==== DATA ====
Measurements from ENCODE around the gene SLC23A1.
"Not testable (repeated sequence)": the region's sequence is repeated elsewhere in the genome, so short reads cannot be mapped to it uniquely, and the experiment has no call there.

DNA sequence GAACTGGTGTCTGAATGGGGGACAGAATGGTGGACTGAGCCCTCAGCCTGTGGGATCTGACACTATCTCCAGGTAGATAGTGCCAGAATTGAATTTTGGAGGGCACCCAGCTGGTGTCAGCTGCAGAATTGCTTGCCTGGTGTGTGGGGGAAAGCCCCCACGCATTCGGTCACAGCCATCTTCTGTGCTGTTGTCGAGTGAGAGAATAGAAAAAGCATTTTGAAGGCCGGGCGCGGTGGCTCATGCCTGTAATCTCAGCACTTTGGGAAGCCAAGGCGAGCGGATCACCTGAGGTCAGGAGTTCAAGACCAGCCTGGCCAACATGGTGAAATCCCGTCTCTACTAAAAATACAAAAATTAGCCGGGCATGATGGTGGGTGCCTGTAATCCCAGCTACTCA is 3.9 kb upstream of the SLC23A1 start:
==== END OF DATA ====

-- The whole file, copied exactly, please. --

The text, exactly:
Measurements from ENCODE around the gene SLC23A1.
"Not testable (repeated sequence)": the region's sequence is repeated elsewhere in the genome, so short reads cannot be mapped to it uniquely, and the experiment has no call there.

DNA sequence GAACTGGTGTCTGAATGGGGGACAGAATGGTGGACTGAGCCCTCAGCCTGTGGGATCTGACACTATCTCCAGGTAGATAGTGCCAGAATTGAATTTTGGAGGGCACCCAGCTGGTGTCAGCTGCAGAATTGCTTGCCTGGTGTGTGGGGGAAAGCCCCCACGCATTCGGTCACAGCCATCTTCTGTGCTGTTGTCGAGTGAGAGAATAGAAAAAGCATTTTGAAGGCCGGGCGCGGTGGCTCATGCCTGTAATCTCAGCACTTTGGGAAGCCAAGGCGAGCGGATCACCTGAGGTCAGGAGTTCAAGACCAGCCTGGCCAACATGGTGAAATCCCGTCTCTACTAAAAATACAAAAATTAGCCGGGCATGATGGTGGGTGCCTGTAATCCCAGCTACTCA is 3.9 kb upstream of the SLC23A1 start: